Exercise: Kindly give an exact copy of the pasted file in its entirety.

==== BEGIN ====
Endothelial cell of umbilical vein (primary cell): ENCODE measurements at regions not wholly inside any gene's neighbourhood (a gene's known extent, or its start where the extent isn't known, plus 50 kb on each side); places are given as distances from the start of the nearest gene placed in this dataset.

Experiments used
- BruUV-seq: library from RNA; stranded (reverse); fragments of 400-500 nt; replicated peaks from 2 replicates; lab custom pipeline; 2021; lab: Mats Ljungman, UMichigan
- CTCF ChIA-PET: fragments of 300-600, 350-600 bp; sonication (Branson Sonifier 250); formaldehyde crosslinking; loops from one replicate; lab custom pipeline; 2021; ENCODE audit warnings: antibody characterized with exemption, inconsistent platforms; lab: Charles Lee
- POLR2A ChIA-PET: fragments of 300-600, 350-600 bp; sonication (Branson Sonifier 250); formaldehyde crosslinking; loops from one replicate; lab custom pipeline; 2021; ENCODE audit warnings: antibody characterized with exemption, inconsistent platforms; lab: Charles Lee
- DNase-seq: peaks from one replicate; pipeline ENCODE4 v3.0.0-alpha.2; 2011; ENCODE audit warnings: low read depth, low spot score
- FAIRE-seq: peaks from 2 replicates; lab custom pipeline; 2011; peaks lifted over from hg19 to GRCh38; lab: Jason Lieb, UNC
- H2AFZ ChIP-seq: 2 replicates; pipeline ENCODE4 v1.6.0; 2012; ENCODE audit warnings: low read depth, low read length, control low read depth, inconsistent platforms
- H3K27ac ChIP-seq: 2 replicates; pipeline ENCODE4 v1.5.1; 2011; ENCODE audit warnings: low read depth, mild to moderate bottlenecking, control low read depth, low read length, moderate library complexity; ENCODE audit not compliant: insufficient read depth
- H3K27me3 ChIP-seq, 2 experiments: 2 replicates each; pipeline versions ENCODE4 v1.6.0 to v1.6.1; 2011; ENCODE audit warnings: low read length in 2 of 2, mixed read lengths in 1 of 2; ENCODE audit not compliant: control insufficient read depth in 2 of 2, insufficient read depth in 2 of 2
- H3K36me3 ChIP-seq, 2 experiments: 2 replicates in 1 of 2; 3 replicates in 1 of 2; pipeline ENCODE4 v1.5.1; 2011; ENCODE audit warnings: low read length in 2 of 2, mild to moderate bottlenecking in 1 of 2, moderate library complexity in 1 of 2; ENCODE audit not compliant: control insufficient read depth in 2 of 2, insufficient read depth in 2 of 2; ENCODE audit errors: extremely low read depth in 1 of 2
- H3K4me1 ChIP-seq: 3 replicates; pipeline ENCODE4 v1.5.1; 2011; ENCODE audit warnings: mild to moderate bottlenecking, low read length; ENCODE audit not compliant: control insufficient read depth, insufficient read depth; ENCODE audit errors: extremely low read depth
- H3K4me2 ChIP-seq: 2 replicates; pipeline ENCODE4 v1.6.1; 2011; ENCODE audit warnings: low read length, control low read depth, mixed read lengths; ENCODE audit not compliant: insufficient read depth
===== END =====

Endothelial cell of umbilical vein (primary cell): ENCODE measurements at regions not wholly inside any gene's neighbourhood (a gene's known extent, or its start where the extent isn't known, plus 50 kb on each side); places are given as distances from the start of the nearest gene placed in this dataset.

Experiments used
- BruUV-seq: library from RNA; stranded (reverse); fragments of 400-500 nt; replicated peaks from 2 replicates; lab custom pipeline; 2021; lab: Mats Ljungman, UMichigan
- CTCF ChIA-PET: fragments of 300-600, 350-600 bp; sonication (Branson Sonifier 250); formaldehyde crosslinking; loops from one replicate; lab custom pipeline; 2021; ENCODE audit warnings: antibody characterized with exemption, inconsistent platforms; lab: Charles Lee
- POLR2A ChIA-PET: fragments of 300-600, 350-600 bp; sonication (Branson Sonifier 250); formaldehyde crosslinking; loops from one replicate; lab custom pipeline; 2021; ENCODE audit warnings: antibody characterized with exemption, inconsistent platforms; lab: Charles Lee
- DNase-seq: peaks from one replicate; pipeline ENCODE4 v3.0.0-alpha.2; 2011; ENCODE audit warnings: low read depth, low spot score
- FAIRE-seq: peaks from 2 replicates; lab custom pipeline; 2011; peaks lifted over from hg19 to GRCh38; lab: Jason Lieb, UNC
- H2AFZ ChIP-seq: 2 replicates; pipeline ENCODE4 v1.6.0; 2012; ENCODE audit warnings: low read depth, low read length, control low read depth, inconsistent platforms
- H3K27ac ChIP-seq: 2 replicates; pipeline ENCODE4 v1.5.1; 2011; ENCODE audit warnings: low read depth, mild to moderate bottlenecking, control low read depth, low read length, moderate library complexity; ENCODE audit not compliant: insufficient read depth
- H3K27me3 ChIP-seq, 2 experiments: 2 replicates each; pipeline versions ENCODE4 v1.6.0 to v1.6.1; 2011; ENCODE audit warnings: low read length in 2 of 2, mixed read lengths in 1 of 2; ENCODE audit not compliant: control insufficient read depth in 2 of 2, insufficient read depth in 2 of 2
- H3K36me3 ChIP-seq, 2 experiments: 2 replicates in 1 of 2; 3 replicates in 1 of 2; pipeline ENCODE4 v1.5.1; 2011; ENCODE audit warnings: low read length in 2 of 2, mild to moderate bottlenecking in 1 of 2, moderate library complexity in 1 of 2; ENCODE audit not compliant: control insufficient read depth in 2 of 2, insufficient read depth in 2 of 2; ENCODE audit errors: extremely low read depth in 1 of 2
- H3K4me1 ChIP-seq: 3 replicates; pipeline ENCODE4 v1.5.1; 2011; ENCODE audit warnings: mild to moderate bottlenecking, low read length; ENCODE audit not compliant: control insufficient read depth, insufficient read depth; ENCODE audit errors: extremely low read depth
- H3K4me2 ChIP-seq: 2 replicates; pipeline ENCODE4 v1.6.1; 2011; ENCODE audit warnings: low read length, control low read depth, mixed read lengths; ENCODE audit not compliant: insufficient read depth